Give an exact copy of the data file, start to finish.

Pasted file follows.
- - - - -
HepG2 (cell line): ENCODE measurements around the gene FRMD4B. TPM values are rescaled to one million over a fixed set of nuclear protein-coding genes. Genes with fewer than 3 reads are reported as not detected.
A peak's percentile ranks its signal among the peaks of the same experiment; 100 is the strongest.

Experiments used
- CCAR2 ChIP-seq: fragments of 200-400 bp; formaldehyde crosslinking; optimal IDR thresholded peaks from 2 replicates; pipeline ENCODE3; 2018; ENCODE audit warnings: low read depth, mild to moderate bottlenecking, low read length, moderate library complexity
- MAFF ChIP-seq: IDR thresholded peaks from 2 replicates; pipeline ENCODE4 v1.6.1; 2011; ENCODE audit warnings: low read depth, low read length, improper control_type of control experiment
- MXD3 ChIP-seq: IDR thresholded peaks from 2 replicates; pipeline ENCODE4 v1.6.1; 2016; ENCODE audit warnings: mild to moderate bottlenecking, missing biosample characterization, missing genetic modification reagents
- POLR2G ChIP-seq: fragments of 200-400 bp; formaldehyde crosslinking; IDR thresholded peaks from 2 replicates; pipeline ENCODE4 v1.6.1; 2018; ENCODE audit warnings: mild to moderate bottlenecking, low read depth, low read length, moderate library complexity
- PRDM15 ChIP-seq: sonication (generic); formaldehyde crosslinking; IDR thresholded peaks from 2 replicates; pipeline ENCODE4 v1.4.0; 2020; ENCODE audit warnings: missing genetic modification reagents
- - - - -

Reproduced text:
HepG2 (cell line): ENCODE measurements around the gene FRMD4B. TPM values are rescaled to one million over a fixed set of nuclear protein-coding genes. Genes with fewer than 3 reads are reported as not detected.
A peak's percentile ranks its signal among the peaks of the same experiment; 100 is the strongest.

Experiments used
- CCAR2 ChIP-seq: fragments of 200-400 bp; formaldehyde crosslinking; optimal IDR thresholded peaks from 2 replicates; pipeline ENCODE3; 2018; ENCODE audit warnings: low read depth, mild to moderate bottlenecking, low read length, moderate library complexity
- MAFF ChIP-seq: IDR thresholded peaks from 2 replicates; pipeline ENCODE4 v1.6.1; 2011; ENCODE audit warnings: low read depth, low read length, improper control_type of control experiment
- MXD3 ChIP-seq: IDR thresholded peaks from 2 replicates; pipeline ENCODE4 v1.6.1; 2016; ENCODE audit warnings: mild to moderate bottlenecking, missing biosample characterization, missing genetic modification reagents
- POLR2G ChIP-seq: fragments of 200-400 bp; formaldehyde crosslinking; IDR thresholded peaks from 2 replicates; pipeline ENCODE4 v1.6.1; 2018; ENCODE audit warnings: mild to moderate bottlenecking, low read depth, low read length, moderate library complexity
- PRDM15 ChIP-seq: sonication (generic); formaldehyde crosslinking; IDR thresholded peaks from 2 replicates; pipeline ENCODE4 v1.4.0; 2020; ENCODE audit warnings: missing genetic modification reagents